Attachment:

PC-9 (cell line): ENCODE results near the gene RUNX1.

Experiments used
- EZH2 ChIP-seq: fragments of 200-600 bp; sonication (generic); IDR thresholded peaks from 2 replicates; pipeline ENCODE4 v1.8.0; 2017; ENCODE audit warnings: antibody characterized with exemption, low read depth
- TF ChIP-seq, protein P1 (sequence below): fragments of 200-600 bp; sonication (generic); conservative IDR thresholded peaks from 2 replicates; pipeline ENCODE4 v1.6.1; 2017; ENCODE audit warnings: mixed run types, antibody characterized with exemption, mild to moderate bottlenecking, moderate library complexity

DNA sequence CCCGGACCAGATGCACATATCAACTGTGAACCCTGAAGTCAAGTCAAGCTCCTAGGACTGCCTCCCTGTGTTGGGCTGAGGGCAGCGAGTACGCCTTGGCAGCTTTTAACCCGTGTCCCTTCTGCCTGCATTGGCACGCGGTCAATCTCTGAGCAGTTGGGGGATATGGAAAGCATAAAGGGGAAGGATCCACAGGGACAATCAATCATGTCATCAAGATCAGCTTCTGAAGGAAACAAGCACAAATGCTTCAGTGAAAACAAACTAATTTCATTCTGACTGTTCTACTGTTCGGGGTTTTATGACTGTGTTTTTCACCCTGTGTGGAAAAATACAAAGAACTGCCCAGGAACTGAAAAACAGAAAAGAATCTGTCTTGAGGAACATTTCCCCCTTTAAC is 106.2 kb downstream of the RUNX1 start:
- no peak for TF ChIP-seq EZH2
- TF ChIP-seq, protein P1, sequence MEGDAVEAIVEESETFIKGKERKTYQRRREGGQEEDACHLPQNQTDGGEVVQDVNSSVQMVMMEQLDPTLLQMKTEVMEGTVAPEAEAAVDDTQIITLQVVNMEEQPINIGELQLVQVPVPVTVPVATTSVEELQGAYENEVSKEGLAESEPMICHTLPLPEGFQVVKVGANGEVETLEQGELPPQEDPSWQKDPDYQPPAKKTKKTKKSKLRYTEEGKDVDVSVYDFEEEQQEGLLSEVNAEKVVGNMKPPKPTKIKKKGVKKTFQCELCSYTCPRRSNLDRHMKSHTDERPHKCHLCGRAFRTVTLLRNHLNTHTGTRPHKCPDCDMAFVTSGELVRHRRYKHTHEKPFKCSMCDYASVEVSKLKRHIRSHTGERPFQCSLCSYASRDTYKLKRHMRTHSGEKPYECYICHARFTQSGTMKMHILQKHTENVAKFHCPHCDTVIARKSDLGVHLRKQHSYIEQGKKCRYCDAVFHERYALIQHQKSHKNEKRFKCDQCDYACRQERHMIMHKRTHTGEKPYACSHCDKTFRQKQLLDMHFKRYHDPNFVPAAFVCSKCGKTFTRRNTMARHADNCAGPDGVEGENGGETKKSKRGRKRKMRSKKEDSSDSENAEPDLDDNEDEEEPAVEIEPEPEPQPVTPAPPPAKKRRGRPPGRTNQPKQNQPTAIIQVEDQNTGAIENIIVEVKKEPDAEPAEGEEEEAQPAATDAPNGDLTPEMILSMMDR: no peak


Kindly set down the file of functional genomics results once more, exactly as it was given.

PC-9 (cell line): ENCODE results near the gene RUNX1.

Experiments used
- EZH2 ChIP-seq: fragments of 200-600 bp; sonication (generic); IDR thresholded peaks from 2 replicates; pipeline ENCODE4 v1.8.0; 2017; ENCODE audit warnings: antibody characterized with exemption, low read depth
- TF ChIP-seq, protein P1 (sequence below): fragments of 200-600 bp; sonication (generic); conservative IDR thresholded peaks from 2 replicates; pipeline ENCODE4 v1.6.1; 2017; ENCODE audit warnings: mixed run types, antibody characterized with exemption, mild to moderate bottlenecking, moderate library complexity

DNA sequence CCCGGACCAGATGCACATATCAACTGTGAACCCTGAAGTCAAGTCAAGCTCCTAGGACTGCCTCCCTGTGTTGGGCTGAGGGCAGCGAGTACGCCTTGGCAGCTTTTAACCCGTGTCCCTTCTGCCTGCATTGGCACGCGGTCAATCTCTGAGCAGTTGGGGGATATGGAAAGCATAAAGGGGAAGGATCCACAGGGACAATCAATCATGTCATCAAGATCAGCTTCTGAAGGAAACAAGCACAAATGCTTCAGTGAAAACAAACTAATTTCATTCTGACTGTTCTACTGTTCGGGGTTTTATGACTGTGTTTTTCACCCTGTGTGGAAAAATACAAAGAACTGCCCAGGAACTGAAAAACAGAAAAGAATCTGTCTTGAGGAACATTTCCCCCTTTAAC is 106.2 kb downstream of the RUNX1 start:
- no peak for TF ChIP-seq EZH2
- TF ChIP-seq, protein P1, sequence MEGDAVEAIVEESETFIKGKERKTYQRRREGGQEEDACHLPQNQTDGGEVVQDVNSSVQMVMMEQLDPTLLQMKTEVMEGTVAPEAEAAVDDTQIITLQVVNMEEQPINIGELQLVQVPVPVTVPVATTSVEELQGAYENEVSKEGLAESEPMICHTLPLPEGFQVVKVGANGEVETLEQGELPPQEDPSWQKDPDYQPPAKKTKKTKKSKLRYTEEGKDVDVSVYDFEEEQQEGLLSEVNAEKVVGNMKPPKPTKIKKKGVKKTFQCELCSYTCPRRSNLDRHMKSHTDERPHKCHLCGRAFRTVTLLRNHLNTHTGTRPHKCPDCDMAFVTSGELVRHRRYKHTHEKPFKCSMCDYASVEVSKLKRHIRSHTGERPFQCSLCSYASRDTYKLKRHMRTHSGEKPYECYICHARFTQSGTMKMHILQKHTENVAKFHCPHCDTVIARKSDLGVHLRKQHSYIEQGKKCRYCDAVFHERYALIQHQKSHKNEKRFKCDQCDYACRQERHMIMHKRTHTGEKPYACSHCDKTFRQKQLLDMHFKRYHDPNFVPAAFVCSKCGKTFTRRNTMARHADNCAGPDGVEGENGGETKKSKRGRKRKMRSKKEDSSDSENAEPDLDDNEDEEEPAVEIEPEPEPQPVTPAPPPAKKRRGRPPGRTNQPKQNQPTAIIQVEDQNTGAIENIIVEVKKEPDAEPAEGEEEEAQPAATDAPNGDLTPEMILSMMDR: no peak